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A quick note as I settle back into my routine after being on the road a few days (sorry bout all that volatility while I was traveling).

Getting out of NYC and watching market from afar (and in a different time zone), a few things that were noteworthy:

-US markets closed better than they opened;

-Euro turmoil is definitely impacting trading;
-The slow grind making up the day saw better final prices than futures would imply.

-Trading was much weaker when European bourses were open;

-There remains an underlying liquidity bid containing the downside so far.

Note that this is not the wishful thinking of  a permabull, as we are now down to 40-50% equity exposure. As noted, I’d like to see lower prices to put some equity exposure back on.

Be back soon . . .

Category: Markets

Please use the comments to demonstrate your own ignorance, unfamiliarity with empirical data and lack of respect for scientific knowledge. Be sure to create straw men and argue against things I have neither said nor implied. If you could repeat previously discredited memes or steer the conversation into irrelevant, off topic discussions, it would be appreciated. Lastly, kindly forgo all civility in your discourse . . . you are, after all, anonymous.

9 Responses to “Look Out Below, Mid-Week Edition”

  1. T_S says:

    Hey BR, thanks for your observations.

    Do you buy volatility before you travel?

    Tim

  2. PeterR says:

    Welcome back. Now the market can settle down.

    Ditto to your four points above, especially the liquidity at bottoms.

    SPY’s long Hammer Candle on strong volume could be a bottom at support?

    Yesterday’s low of SPY 134.92 better hold here, or it could truly get ugly IMO. MA(100) is at 134.26 and rising quickly. The last touch-and-go just above MA(100) was in December 2011.

  3. Mike in Nola says:

    The averages have been tending to rise after Europe closes for awhile. In my conspiracy theorist mind, I’ve attributed it to the bots manipulating the market up. Only, I don’t think you have to be a tin foil hatter to believe that.

  4. b_thunder says:

    “…an underlying liquidity bid containing the downside ” – just who that might be? And how long can he/she/they keep “stealthily” bidding up the markets?

  5. dead hobo says:

    Any guess if oil will hit $94 today? Where in the $80 range will we see the Friday close? Will oil overshoot into the $70s next week, or will that that two weeks to accomplish?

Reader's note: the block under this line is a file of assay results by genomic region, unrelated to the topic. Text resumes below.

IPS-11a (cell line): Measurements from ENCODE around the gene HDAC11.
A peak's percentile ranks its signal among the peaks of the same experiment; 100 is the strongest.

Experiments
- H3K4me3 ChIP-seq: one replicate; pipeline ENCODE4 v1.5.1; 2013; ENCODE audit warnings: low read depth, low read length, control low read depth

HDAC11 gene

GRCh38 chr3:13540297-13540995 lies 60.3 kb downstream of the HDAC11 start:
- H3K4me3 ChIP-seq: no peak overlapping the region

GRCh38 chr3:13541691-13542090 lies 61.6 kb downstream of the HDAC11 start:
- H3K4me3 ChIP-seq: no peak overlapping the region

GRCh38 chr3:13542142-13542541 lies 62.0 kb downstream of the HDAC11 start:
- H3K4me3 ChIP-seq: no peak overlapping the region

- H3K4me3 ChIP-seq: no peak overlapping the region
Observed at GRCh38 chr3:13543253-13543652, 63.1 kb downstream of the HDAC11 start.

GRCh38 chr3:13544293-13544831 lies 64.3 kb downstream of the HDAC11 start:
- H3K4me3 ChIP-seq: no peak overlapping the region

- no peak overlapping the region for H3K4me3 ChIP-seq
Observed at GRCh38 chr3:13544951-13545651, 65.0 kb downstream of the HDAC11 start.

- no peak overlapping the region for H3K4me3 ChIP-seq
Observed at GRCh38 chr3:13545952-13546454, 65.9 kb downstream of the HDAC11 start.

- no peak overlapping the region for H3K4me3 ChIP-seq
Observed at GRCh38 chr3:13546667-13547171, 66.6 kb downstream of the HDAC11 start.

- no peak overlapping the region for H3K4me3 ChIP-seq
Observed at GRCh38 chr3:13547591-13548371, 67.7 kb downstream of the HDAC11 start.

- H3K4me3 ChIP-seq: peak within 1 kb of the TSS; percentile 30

I wonder how long it will take the oil cattle to buy back into the idiot con that rising oil benefits a growing economy? You know they will fall for it again. These people are really stupid. Unfortunately, their dumbassery costs us all money due to the rising cost of living caused by their obsessive purchases of oil via long only index funds. Maybe one or two more good ass humpings will educate them properly when they notice oil yet again tanking from that cycle and they lose bundles of cash, yet again.

    I bet the piggies are really squealing by now. And it’s going to get worse for them. Hoo-hah!

  6. Concerned Neighbour says:

    “There remains an underlying liquidity bid containing the downside”

    Is that your innocuous way of saying this market is massively manipulated day in and day out?

    9 times out of 10 this market – if we can still call it that – “pares losses” in the afternoon. Are we really to believe investors have the attention span of a gold fish and forget Europe and all other problems exists at 11AM, or is something more nefarious at play?

    I am disgusted by what our “free markets” have become.

  7. Concerned Neighbour says:

    b_thunder, I see you beat me to it. And I certainly wouldn’t call it stealthy: this buying pattern has been in full effect since the 2009 lows. That suggests to me that it’s the work of HFT, but whose algos, and whose money behind it?

  8. Orange14 says:

    @dead hobo – I’ve seen a number of projections for a significant drop in oil prices and $3/gallon gasoline within six months (of course Romney won’t like this one bit having already accused the Prez of not doing enough to control prices). We’ll see how this turns out. I was more struck that gold prices dropped again today to below $1600; I’ve long thought the high price was a bubble and maybe it’s now on a downward trajectory.

    We certainly are living in interesting times right now.

  9. carleric says:

    The market floats on a sea of liquidity by our old friend Bennie the Bozo…he wants everyone to love him while he continues to hope that up markes increase consumer demand and thus rescue the economy. Then he can take his bows…..what a clown.